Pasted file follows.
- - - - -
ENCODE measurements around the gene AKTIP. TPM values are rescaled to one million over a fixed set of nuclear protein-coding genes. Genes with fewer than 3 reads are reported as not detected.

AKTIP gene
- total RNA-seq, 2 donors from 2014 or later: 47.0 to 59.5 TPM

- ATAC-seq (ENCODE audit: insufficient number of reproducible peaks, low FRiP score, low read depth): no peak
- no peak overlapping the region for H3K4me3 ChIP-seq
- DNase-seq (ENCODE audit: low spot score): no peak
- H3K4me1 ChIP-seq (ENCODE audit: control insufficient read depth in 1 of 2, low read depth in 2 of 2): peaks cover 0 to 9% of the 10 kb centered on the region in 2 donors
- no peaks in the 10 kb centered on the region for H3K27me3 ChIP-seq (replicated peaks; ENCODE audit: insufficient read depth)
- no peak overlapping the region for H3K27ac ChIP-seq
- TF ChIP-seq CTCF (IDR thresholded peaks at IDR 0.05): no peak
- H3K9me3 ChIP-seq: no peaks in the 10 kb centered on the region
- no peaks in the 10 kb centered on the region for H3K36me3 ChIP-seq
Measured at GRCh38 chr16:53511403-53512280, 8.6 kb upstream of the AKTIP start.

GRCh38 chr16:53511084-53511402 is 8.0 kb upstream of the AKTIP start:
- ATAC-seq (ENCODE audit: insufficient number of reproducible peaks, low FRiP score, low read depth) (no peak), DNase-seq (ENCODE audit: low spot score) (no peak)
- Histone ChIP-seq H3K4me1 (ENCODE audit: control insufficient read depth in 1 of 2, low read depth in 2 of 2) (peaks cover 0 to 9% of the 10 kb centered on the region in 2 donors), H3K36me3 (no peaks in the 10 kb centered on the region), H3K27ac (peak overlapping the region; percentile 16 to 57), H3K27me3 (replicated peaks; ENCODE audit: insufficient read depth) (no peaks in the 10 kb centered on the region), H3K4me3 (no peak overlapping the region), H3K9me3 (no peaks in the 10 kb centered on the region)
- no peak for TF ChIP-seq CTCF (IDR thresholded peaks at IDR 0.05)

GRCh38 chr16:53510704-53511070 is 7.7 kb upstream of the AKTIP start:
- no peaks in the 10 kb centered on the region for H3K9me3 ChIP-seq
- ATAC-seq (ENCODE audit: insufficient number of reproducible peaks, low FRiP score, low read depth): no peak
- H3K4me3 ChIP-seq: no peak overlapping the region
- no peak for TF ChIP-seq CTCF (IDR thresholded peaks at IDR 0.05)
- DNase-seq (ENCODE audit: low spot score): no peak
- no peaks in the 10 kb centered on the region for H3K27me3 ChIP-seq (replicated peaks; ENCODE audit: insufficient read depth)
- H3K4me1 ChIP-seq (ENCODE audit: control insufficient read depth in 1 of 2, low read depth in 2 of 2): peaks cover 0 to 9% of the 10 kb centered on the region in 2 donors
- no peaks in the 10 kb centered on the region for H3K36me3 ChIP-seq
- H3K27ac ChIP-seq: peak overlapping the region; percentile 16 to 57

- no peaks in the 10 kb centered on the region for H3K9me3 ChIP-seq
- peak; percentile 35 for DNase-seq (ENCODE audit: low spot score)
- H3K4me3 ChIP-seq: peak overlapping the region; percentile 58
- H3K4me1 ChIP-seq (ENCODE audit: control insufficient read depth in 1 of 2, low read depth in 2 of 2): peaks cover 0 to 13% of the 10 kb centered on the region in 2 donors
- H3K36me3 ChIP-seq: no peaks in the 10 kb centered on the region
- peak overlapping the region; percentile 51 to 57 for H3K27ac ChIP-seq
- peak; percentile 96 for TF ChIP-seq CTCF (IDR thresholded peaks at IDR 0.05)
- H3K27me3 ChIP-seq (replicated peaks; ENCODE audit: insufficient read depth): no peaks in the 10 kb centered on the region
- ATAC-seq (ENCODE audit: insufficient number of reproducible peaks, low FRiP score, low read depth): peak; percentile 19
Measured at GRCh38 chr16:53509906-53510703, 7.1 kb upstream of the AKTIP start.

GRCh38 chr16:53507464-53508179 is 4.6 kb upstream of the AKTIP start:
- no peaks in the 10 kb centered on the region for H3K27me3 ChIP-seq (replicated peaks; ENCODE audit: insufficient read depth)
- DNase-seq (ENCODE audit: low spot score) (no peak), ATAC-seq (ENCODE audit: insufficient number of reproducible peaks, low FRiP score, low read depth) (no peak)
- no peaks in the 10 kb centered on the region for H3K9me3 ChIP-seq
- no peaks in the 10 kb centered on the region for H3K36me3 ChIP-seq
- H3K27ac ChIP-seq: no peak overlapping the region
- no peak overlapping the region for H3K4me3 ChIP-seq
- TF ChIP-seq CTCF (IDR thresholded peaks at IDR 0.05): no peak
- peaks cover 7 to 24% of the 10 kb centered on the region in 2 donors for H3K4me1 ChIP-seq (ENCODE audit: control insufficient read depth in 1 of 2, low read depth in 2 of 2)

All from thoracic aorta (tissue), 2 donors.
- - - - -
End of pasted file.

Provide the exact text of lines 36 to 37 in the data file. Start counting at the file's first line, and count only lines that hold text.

- ATAC-seq (ENCODE audit: insufficient number of reproducible peaks, low FRiP score, low read depth): peak; percentile 19
Measured at GRCh38 chr16:53509906-53510703, 7.1 kb upstream of the AKTIP start.